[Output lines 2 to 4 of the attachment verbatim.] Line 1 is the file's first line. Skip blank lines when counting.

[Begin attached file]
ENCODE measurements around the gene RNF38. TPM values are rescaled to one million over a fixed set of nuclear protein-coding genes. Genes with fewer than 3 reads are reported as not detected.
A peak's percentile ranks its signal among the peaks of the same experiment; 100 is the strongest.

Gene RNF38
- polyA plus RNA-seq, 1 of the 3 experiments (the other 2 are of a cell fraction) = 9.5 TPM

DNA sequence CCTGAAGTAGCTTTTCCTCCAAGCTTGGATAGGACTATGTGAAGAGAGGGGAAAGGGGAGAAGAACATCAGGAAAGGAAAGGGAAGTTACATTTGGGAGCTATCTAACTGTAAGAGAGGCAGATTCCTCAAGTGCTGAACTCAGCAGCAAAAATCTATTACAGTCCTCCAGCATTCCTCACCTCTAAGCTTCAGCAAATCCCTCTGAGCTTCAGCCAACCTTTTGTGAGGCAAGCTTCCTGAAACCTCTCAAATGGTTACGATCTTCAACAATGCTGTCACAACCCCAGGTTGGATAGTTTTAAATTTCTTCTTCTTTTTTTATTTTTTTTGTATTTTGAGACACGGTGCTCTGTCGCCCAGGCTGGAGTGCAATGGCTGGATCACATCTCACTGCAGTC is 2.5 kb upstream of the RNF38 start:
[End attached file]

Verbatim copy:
A peak's percentile ranks its signal among the peaks of the same experiment; 100 is the strongest.

Gene RNF38
- polyA plus RNA-seq, 1 of the 3 experiments (the other 2 are of a cell fraction) = 9.5 TPM